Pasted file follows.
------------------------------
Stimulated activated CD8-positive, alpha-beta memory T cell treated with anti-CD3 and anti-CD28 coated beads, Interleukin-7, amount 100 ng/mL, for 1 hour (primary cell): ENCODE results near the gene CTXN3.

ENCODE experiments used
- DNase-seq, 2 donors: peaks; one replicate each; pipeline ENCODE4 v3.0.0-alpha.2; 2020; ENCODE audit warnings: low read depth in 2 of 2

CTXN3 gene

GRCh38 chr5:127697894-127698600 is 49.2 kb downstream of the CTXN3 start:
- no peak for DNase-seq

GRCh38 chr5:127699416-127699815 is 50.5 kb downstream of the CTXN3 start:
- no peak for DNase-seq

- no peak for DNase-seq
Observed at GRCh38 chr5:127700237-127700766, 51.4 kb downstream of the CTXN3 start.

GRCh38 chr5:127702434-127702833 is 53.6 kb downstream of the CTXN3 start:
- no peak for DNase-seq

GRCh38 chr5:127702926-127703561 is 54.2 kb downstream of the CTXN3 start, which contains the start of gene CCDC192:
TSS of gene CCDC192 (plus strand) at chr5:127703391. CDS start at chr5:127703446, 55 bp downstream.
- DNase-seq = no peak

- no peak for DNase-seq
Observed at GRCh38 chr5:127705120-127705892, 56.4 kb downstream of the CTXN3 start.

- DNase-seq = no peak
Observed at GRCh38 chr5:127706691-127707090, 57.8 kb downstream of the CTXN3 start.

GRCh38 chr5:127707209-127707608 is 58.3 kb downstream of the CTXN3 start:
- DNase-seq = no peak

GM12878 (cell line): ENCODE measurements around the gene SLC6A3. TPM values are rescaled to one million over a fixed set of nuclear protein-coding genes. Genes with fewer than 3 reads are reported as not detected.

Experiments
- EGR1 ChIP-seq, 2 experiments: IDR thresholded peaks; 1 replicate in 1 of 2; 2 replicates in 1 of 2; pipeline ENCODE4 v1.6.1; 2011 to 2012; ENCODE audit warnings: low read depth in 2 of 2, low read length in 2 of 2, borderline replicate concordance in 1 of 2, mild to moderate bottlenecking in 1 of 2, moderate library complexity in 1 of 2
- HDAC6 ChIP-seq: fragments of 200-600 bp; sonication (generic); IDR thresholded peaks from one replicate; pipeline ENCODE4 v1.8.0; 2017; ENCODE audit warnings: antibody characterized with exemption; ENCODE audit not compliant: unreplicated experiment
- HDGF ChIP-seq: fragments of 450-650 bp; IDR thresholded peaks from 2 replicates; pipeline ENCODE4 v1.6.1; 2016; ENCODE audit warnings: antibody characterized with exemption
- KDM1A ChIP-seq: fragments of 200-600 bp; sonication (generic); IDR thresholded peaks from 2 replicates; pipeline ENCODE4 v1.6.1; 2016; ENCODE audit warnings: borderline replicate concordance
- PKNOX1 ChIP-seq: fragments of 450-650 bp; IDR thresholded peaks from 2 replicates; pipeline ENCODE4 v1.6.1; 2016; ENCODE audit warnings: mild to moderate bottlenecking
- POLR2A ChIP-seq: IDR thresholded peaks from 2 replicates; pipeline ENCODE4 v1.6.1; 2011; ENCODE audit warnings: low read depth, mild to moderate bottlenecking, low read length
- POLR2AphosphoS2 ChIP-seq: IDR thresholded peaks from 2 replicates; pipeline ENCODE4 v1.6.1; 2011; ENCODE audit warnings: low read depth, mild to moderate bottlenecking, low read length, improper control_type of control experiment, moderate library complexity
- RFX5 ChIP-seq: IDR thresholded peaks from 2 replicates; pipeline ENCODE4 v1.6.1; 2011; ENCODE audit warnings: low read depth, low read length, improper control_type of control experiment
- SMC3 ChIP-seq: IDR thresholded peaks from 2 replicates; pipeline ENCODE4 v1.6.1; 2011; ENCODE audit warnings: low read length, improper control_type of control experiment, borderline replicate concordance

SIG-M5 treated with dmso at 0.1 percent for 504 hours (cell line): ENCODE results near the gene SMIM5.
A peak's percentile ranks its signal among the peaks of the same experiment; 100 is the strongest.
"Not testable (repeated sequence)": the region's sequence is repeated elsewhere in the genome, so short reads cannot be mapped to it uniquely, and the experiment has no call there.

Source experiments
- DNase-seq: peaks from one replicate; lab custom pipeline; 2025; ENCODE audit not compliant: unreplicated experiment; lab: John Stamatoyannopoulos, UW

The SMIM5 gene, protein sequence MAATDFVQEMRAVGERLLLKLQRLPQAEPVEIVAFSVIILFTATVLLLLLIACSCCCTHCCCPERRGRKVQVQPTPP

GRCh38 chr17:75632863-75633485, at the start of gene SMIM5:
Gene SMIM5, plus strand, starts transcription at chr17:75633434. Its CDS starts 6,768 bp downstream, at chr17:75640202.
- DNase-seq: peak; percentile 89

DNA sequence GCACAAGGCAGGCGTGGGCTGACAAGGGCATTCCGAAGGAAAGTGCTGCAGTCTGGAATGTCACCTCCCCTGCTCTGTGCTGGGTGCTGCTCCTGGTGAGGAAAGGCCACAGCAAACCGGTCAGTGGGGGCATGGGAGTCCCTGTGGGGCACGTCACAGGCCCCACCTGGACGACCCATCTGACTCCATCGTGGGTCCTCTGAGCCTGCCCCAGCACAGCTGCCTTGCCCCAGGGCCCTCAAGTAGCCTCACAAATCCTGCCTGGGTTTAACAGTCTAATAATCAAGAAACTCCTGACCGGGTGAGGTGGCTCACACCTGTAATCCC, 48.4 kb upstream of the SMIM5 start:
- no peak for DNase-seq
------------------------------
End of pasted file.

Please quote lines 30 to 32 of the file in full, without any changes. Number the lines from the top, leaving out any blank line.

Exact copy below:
- POLR2AphosphoS2 ChIP-seq: IDR thresholded peaks from 2 replicates; pipeline ENCODE4 v1.6.1; 2011; ENCODE audit warnings: low read depth, mild to moderate bottlenecking, low read length, improper control_type of control experiment, moderate library complexity
- RFX5 ChIP-seq: IDR thresholded peaks from 2 replicates; pipeline ENCODE4 v1.6.1; 2011; ENCODE audit warnings: low read depth, low read length, improper control_type of control experiment
- SMC3 ChIP-seq: IDR thresholded peaks from 2 replicates; pipeline ENCODE4 v1.6.1; 2011; ENCODE audit warnings: low read length, improper control_type of control experiment, borderline replicate concordance